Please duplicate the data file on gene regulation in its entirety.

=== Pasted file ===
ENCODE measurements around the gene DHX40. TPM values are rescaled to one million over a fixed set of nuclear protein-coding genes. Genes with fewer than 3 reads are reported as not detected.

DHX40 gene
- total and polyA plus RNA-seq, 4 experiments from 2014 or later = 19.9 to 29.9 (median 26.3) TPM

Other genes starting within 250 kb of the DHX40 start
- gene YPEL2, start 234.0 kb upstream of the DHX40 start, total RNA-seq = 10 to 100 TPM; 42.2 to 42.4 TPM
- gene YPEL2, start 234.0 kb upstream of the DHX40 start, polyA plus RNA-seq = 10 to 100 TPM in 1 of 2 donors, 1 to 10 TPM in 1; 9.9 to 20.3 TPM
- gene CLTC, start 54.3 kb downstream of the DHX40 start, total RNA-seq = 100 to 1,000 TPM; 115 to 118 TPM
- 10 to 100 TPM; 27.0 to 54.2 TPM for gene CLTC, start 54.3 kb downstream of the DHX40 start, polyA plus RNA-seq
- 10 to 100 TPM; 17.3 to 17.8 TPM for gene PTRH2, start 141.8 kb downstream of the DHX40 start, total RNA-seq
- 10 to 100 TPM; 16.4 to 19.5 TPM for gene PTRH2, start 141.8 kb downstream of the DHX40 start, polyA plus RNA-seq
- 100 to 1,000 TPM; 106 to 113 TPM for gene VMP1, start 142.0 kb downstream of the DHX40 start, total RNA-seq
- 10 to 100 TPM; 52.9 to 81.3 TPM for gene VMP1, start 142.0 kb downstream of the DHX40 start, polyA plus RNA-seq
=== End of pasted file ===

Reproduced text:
ENCODE measurements around the gene DHX40. TPM values are rescaled to one million over a fixed set of nuclear protein-coding genes. Genes with fewer than 3 reads are reported as not detected.

DHX40 gene
- total and polyA plus RNA-seq, 4 experiments from 2014 or later = 19.9 to 29.9 (median 26.3) TPM

Other genes starting within 250 kb of the DHX40 start
- gene YPEL2, start 234.0 kb upstream of the DHX40 start, total RNA-seq = 10 to 100 TPM; 42.2 to 42.4 TPM
- gene YPEL2, start 234.0 kb upstream of the DHX40 start, polyA plus RNA-seq = 10 to 100 TPM in 1 of 2 donors, 1 to 10 TPM in 1; 9.9 to 20.3 TPM
- gene CLTC, start 54.3 kb downstream of the DHX40 start, total RNA-seq = 100 to 1,000 TPM; 115 to 118 TPM
- 10 to 100 TPM; 27.0 to 54.2 TPM for gene CLTC, start 54.3 kb downstream of the DHX40 start, polyA plus RNA-seq
- 10 to 100 TPM; 17.3 to 17.8 TPM for gene PTRH2, start 141.8 kb downstream of the DHX40 start, total RNA-seq
- 10 to 100 TPM; 16.4 to 19.5 TPM for gene PTRH2, start 141.8 kb downstream of the DHX40 start, polyA plus RNA-seq
- 100 to 1,000 TPM; 106 to 113 TPM for gene VMP1, start 142.0 kb downstream of the DHX40 start, total RNA-seq
- 10 to 100 TPM; 52.9 to 81.3 TPM for gene VMP1, start 142.0 kb downstream of the DHX40 start, polyA plus RNA-seq